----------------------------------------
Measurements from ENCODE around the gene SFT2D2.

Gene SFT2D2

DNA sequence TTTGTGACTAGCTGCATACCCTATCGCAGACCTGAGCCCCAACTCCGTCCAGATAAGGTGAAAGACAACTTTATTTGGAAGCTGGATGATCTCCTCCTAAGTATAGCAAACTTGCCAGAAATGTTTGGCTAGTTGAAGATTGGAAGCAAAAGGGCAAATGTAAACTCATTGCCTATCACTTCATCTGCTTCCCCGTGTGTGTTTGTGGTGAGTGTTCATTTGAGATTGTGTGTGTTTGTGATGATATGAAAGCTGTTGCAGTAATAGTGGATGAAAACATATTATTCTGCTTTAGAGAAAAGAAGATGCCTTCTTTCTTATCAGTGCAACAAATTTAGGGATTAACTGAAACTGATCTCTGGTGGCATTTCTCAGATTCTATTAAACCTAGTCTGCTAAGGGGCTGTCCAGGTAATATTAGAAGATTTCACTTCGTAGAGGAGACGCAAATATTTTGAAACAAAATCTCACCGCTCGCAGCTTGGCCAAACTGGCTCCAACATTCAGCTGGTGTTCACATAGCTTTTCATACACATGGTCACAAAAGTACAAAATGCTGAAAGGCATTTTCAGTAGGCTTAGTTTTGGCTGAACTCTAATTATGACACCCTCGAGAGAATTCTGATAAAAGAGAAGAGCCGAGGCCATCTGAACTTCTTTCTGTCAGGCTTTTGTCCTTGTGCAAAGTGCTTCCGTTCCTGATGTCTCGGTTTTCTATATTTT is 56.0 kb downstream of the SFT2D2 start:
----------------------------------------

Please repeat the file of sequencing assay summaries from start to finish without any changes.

Measurements from ENCODE around the gene SFT2D2.

Gene SFT2D2

DNA sequence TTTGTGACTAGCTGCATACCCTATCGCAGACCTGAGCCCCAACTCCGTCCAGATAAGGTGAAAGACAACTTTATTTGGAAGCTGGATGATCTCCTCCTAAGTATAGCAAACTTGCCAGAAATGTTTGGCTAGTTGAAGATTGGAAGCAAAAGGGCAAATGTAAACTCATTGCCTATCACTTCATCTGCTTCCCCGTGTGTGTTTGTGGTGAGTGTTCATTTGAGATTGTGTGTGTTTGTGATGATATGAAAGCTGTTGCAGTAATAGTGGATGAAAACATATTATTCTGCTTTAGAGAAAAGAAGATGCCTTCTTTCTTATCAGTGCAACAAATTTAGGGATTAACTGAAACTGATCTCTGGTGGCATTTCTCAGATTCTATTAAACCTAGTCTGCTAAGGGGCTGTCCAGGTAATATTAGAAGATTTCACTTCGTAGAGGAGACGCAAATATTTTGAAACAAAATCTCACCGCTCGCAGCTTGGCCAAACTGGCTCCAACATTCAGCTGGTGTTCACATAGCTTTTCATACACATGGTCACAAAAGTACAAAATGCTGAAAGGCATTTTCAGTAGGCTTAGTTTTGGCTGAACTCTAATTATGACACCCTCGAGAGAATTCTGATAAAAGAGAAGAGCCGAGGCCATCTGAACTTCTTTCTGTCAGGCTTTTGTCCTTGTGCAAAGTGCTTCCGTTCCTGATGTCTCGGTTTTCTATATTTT is 56.0 kb downstream of the SFT2D2 start: